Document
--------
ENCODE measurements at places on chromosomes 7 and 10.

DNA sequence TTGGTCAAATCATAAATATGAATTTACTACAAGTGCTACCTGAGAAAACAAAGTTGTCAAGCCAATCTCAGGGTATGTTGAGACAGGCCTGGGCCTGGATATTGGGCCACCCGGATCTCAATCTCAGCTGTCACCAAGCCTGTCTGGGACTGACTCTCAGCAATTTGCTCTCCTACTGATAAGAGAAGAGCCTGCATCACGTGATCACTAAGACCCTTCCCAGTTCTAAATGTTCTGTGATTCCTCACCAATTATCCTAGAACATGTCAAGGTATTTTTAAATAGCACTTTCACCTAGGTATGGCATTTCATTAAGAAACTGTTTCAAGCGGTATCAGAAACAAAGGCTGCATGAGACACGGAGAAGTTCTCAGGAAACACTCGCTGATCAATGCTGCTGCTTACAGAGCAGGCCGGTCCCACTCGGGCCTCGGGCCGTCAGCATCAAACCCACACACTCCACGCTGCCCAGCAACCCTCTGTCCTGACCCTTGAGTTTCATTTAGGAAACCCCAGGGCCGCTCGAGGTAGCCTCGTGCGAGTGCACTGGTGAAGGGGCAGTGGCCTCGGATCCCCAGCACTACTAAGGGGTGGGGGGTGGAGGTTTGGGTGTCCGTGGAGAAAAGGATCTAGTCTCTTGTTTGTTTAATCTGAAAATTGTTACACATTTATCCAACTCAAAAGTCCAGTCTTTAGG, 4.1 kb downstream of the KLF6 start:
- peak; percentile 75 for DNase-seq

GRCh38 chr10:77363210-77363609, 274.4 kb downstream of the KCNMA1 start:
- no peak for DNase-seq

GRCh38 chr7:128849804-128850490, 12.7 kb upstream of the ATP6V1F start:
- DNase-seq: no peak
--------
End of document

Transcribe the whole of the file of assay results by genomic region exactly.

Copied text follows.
ENCODE measurements at places on chromosomes 7 and 10.

DNA sequence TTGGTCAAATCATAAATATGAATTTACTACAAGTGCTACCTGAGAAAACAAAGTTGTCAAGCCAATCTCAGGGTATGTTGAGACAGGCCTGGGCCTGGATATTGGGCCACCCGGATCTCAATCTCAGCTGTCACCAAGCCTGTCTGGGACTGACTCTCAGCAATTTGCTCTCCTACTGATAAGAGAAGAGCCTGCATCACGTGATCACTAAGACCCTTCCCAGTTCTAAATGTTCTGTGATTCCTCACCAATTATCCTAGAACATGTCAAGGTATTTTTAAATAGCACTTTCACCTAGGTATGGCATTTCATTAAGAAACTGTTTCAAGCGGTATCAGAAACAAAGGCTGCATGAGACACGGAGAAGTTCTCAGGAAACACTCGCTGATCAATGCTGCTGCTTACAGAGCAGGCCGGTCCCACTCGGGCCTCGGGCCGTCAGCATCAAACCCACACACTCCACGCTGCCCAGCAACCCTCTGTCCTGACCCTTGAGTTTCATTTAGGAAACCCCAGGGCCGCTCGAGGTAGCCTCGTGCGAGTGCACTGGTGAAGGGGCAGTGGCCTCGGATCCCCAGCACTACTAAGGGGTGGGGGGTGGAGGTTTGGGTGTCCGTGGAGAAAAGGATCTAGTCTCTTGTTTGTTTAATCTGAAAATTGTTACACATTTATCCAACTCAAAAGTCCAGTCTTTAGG, 4.1 kb downstream of the KLF6 start:
- peak; percentile 75 for DNase-seq

GRCh38 chr10:77363210-77363609, 274.4 kb downstream of the KCNMA1 start:
- no peak for DNase-seq

GRCh38 chr7:128849804-128850490, 12.7 kb upstream of the ATP6V1F start:
- DNase-seq: no peak